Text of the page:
Welcome to “Matters of Life and Death,” a podcast that explores death and how it fits into our lives.
Besides being born, dying the most life-changing thing that happens to us. And I want to understand it. It’s this intimate, ultimate mystery that none of us can really grasp, by virtue of the fact that we’re still alive. But how close can we get? That’s what I want to figure out.
To do so, I spoke to a couple people who have experience at different ends of death: a hospice nurse and someone who’s had a near-death experience. My hope is, by talking to them and ultimately others, to get an idea of how to have a good death, to learn how best to talk about and prepare for this thing we all have in common—dying.
These episodes represent the first two interviews of a series examining just that. In each case, I recorded phone interviews, and added some narrative context. Music courtesy Free Music Archive, used under Creative Commons licensing.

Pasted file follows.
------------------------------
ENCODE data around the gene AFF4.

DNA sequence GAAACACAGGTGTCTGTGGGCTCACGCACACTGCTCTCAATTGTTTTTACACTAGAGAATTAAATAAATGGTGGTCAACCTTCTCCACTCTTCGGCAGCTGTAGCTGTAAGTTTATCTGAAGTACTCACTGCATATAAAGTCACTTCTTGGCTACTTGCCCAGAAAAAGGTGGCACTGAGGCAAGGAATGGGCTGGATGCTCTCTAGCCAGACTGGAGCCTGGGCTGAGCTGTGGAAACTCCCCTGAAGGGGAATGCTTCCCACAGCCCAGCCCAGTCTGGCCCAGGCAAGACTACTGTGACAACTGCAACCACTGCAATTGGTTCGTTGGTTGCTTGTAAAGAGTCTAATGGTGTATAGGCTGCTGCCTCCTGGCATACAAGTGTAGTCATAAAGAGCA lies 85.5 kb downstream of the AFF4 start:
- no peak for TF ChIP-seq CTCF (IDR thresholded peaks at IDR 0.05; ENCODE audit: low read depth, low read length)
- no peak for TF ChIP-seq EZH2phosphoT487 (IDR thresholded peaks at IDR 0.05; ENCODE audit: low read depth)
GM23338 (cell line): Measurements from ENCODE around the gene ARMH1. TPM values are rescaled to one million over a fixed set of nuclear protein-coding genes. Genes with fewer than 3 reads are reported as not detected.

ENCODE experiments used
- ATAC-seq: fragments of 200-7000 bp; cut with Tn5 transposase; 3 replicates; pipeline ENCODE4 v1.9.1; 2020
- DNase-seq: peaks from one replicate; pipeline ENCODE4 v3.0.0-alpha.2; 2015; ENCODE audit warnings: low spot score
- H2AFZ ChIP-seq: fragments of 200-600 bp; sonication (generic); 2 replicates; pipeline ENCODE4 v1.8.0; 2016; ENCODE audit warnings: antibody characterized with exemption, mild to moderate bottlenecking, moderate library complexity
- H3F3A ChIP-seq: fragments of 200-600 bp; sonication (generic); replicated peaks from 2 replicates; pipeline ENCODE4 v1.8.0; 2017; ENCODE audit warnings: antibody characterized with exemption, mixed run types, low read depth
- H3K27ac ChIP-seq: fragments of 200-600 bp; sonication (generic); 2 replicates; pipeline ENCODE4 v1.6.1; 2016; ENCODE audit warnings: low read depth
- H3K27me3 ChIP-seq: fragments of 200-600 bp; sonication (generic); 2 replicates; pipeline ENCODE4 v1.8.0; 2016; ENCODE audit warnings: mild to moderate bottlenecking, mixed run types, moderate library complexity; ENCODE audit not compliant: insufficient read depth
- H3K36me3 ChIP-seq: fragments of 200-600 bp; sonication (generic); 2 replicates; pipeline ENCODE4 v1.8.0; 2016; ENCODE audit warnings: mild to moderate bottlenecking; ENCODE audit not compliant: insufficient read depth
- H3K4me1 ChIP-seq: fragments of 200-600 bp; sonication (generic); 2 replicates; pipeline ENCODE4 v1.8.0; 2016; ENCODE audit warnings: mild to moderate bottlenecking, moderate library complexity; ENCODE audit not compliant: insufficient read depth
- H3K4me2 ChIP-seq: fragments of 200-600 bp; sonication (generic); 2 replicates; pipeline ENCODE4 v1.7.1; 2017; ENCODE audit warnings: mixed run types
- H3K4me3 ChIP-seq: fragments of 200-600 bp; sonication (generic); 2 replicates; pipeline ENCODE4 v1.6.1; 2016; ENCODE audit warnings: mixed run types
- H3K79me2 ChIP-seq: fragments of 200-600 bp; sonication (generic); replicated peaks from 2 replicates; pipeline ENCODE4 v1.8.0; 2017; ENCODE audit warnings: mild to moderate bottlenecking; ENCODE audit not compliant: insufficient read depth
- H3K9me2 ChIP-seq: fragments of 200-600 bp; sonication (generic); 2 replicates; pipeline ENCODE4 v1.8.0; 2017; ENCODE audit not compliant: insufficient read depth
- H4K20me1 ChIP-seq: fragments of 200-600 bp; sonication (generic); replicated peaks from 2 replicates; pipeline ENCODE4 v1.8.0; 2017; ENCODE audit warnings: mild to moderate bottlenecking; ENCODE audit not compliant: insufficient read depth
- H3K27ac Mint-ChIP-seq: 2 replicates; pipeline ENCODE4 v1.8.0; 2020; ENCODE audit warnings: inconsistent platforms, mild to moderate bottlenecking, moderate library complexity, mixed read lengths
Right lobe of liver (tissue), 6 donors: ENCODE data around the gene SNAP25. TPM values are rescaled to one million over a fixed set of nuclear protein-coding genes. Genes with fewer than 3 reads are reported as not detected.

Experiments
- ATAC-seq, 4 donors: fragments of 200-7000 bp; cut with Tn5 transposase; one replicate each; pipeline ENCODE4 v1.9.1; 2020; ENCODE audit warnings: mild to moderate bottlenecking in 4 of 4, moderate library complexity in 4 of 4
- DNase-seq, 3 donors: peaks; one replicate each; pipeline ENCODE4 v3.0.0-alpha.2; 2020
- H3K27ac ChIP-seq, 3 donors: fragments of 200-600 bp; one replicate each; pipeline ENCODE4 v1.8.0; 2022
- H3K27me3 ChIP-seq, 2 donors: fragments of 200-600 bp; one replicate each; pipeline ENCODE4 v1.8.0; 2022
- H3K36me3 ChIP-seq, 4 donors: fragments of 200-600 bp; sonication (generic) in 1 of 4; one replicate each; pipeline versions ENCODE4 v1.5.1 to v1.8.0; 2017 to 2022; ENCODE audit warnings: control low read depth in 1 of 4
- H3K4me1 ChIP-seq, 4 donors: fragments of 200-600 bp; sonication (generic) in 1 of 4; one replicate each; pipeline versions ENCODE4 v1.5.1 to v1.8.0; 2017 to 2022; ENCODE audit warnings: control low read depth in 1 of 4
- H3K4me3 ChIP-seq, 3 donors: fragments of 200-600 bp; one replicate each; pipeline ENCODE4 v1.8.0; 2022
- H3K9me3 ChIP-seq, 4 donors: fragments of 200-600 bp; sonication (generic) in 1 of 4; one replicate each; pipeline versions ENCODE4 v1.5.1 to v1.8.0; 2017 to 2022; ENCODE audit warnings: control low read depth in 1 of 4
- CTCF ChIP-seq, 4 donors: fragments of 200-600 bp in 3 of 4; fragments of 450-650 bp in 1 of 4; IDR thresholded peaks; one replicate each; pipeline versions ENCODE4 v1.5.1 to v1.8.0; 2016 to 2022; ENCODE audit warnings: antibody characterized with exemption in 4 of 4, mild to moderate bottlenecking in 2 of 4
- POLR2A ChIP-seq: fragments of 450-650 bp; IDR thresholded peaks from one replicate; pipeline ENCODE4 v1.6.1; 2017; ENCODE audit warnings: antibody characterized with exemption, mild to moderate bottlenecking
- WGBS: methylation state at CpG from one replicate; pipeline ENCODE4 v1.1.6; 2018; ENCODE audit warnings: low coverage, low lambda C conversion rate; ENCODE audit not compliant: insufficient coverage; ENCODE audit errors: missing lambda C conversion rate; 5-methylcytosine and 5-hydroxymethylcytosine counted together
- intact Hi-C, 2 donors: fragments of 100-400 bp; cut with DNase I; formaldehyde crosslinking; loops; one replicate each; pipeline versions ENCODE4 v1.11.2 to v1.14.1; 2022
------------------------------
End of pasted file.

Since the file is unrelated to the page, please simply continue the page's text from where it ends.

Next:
( freemusicarchive.org/music/The_Ligh…s_morning_edit ).
I’m starting with someone who’s around death a lot, a hospice nurse named Carmel Brown.
What happens after we die? It’s a question around which religions have been formed, one that plagues a lot of people, or at least it plagues me. But who could I ask?
Andrea Curewitz is the director of the Greater Boston International Association for Near-Death Studies, or Boston IANDS. It’s a group for people who’ve had near-death experiences, or who want to learn more from people who have.
Or, as they explain it in their mission statement, their goal is to “provide a forum for experiencers and scientists to converge and explore evidence of the afterlife and discuss how to integrate the knowledge to live more consciously.”
I contacted Andrea because, frankly, the trouble with trying to learn anything about death is that most people who have experienced it aren’t alive to talk about it.